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Old 11-26-12, 06:23 PM   #1
i_r_beej
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TRP 8.4 brakes: spring tension setup question

Hey all,

I recently installed TRP 8.4 linear pull brakes on my cyclocross bike. They are a vast improvement over the conventional (old-fashioned) cantilevers they replaced.

There is only one little issue that's threatening to drive me crazy: The uneven actuation of the brake arms.

Here's what's going on: When I squeeze the brake lever, the arm with the noodle moves to the rim first, THEN the other arm moves. I've experimented with the spring tension extensively and I've also disassembled the pivot sleeves and lubed them with some Rock-n-Roll Super Slick. Nothing seems to make any difference. (New cables and housing were installed at the same time as the brakes.)

The bottom line is that the braking performance seems unaffected (I can lock up the wheels with just one finger on the brake lever!) and so I suppose that the uneven actuation of the arms is a cosmetic issue. But it still bugs me, especially since I have a few other bikes with various brands of linear pull brakes and none of them exhibit this behavior (both brake arms actuate evenly with a pull on the brake lever).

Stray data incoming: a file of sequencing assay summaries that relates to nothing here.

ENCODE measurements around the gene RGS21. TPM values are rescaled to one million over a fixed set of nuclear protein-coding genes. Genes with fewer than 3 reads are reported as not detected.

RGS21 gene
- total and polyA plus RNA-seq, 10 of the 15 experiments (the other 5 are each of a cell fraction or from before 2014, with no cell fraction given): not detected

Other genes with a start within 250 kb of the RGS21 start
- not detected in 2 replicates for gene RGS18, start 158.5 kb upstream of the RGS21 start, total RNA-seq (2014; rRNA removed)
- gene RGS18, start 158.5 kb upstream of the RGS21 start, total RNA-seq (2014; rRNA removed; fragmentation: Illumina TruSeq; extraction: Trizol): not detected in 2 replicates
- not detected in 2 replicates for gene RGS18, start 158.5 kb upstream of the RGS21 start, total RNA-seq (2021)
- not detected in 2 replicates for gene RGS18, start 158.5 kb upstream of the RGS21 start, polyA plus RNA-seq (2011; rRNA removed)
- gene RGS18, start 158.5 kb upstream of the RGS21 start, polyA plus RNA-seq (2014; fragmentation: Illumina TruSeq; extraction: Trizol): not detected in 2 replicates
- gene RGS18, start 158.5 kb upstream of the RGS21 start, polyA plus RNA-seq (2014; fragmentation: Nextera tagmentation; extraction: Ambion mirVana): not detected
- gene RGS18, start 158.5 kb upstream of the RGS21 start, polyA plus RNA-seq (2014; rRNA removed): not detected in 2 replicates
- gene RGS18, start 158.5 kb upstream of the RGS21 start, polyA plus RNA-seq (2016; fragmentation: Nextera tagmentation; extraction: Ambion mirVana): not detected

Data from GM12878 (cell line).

Has anyone else seen this? Do you have a"fix"? Or should I just relax?

Thanks for reading.
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Old 11-26-12, 06:29 PM   #2
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It's really not a problem as long as both pads retract fully when you release the lever. As you said, the braking performance is good so I view it as an annoyance, not a defect. Symmetry is nice but performance is what counts.
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Old 11-26-12, 07:14 PM   #3
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Is it possible that your new cable housings are slightly longer than necessary and are exerting pressure on the arm with the noodle which is causing it to move before the other one? Maybe shortening the housing an inch or so will help the arms move evenly. Or just don't look at the brakes and just ride the bike.
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Old 11-26-12, 10:45 PM   #4
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It absolutely doesn't matter if one shoe strikes first. Once one arm makes contact the extra force transfers to the other. There's no side pressure on the rim except for a tiny amount reflecting variation in the springs. Compare to the disc brakes in cars where the piston is only on one side, once it touches the caliper moves across until the brake force is balanced on both sides.

There are spring balance adjustments, but those are only to make sure both sides release evenly.
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